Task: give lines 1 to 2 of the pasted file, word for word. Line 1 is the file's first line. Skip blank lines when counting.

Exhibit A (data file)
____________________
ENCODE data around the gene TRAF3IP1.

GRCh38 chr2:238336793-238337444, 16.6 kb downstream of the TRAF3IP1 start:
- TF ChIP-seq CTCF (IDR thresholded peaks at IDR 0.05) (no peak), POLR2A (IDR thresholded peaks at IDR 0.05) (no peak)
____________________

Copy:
ENCODE data around the gene TRAF3IP1.

GRCh38 chr2:238336793-238337444, 16.6 kb downstream of the TRAF3IP1 start: